On this day in music history: March 9, 1959 - "Venus" by Frankie Avalon hits #1 on the Billboard Hot 100 for five weeks, also peaking at #10 on the R&B singles chart on the same date. Written by Ed Marshall, it is the biggest hit for the Philadelphia singer and actor born Francis Thomas Avallone. Frankie will first become involved with music at the age of 11 when his father buys him a trumpet from a pawn shop after seeing actor Kirk Douglas in the film Young Man With A Horn. The young Avallone will quickly master the instrument and begins playing professionally while still in his teens, even signing a recording contract to RCA subsidiary X Records in 1954 as a member of the band Rocco & The Saints. In 1957, Avallone's neighbor Bob Marcucci will start his own label Chancellor Records and sign Avallone. Angelicizing his name to Frankie Avalon, he will record two singles for Chancellor that will flop. For his third single, Marcucci and songwriter/co-producer Peter DeAngelis will write "Dede Dinah," having Avalon sing it in a nasally voice. It will quickly become a hit peaking at #7 in February of 1958, after he performs the song on Dick Clark's American Bandstand. For his sixth single, Avalon will record a song brought to him by songwriter Ed Marshall. Sure that it is a hit, the singer will call Marcucci over quickly to hear it. Three days later, they will record "Venus" at Beltone Studios in New York City in only nine takes. Released in late January of 1959, the single is an immediate smash. Entering the Hot 100 at #99 on February 9, 1959, it will rocket to the top of the chart four weeks later. "Venus" will establish Frankie Avalon as one of the preeminent "teen idols" of the era, which will lead to a successful career in movies when he is paired with former Mouseketeer Annette Funicello during the '60s. Avalon's label boss Bob Marcucci's life story and the success he has with artists like Frankie Avalon and labelmate Fabian will become the basis of the 1980 film The Idolmaker. "Venus" is certified Gold in the US by the RIAA.
Born on this day: March 2, 1950 - Singer and musician Karen Carpenter (born Karen Anne Carpenter in New Haven, CT). Happy Birthday to this pop vocal icon on what would have been her 65th Birthday.
On this day in music history: March 2, 1964 - The Beatles will begin work on their first film, A Hard Day's Night, with director Richard Lester at Marylebone Station in London (not Paddington Station as it is often misquoted). Produced by Walter Shenson and released through United Artists Pictures, the film is a semi-fictionalized day in the life of the band written by Alun Owen. Budgeted at a modest £200,000 ($500,000 by today's U.S. currency), the film is shot in black and white, and will break new ground in film-making with its innovative cinematography, editing, and use of music. During the six weeks of filming, other location shooting will take place in at Thornbury Playing Fields in Isleworth, Middlesex ("Can't Buy Me Love" sequence); Scala Theatre in Camden (theater performance scenes); West Ealing, London ("Ringo dropping his coat on puddles for a lady to step on" sequence); and the interiors are shot at Twickenham Studios in London. It will be a huge success, grossing over $6 million at the box office in its original theatrical run.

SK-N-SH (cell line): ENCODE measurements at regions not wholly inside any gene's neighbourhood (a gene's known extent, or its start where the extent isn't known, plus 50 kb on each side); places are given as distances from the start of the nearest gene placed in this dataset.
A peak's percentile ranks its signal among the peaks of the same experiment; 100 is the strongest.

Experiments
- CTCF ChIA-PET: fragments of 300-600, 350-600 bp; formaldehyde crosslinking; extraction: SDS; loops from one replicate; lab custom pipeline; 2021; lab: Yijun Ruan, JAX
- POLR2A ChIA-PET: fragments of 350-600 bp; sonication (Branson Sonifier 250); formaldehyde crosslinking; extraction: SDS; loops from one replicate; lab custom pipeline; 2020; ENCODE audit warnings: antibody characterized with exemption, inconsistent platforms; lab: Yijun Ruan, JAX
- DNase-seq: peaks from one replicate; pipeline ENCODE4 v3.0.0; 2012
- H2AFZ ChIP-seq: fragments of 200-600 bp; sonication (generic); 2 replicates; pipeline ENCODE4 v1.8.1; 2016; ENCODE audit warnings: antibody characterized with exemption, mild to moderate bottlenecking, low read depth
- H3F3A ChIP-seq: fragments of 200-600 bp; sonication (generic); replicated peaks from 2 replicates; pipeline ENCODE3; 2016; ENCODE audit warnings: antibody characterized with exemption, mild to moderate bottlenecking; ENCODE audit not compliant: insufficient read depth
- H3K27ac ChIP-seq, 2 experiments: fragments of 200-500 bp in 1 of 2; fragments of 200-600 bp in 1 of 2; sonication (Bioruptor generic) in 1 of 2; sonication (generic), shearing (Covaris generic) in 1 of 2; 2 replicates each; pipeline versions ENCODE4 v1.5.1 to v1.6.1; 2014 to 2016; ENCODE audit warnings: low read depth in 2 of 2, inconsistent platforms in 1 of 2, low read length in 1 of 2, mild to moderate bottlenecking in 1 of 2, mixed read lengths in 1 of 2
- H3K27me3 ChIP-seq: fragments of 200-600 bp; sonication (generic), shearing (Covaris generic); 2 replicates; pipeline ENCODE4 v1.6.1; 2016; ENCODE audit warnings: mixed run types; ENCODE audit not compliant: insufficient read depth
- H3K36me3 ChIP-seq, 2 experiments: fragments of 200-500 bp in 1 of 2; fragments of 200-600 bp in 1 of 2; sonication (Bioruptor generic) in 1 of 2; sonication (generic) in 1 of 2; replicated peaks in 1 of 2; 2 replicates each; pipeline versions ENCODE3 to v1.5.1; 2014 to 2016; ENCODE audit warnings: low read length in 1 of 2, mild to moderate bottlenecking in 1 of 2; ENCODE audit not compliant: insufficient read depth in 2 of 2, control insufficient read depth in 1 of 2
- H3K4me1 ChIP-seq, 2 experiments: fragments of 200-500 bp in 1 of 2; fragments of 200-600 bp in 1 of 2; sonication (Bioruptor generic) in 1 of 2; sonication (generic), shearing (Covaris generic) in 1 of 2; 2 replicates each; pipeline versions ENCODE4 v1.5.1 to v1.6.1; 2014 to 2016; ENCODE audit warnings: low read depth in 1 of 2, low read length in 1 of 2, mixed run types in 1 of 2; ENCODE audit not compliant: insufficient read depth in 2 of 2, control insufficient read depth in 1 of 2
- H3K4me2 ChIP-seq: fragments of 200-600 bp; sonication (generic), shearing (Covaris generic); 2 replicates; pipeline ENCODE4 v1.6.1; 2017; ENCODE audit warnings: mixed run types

The lineup for Coachella 2015 has been announced, and there are some surprises in there.
First up, we've got AC/DC headlining day one (Friday April 10 and 17). (Day one gets even more "dad rock" when you notice that Steely Dan is also playing.) Jack White headlines day two (April 11 and 18) and Drake is on top day three (April 12 and 19).
Other highlights include a recently reunited Ride and Drive Like Jehu. See the whole lineup below, and check out some Amoeba videos from the artists playing the show.
Lykke Li - Live at Amoeba Hollywood, Aug. 25, 2008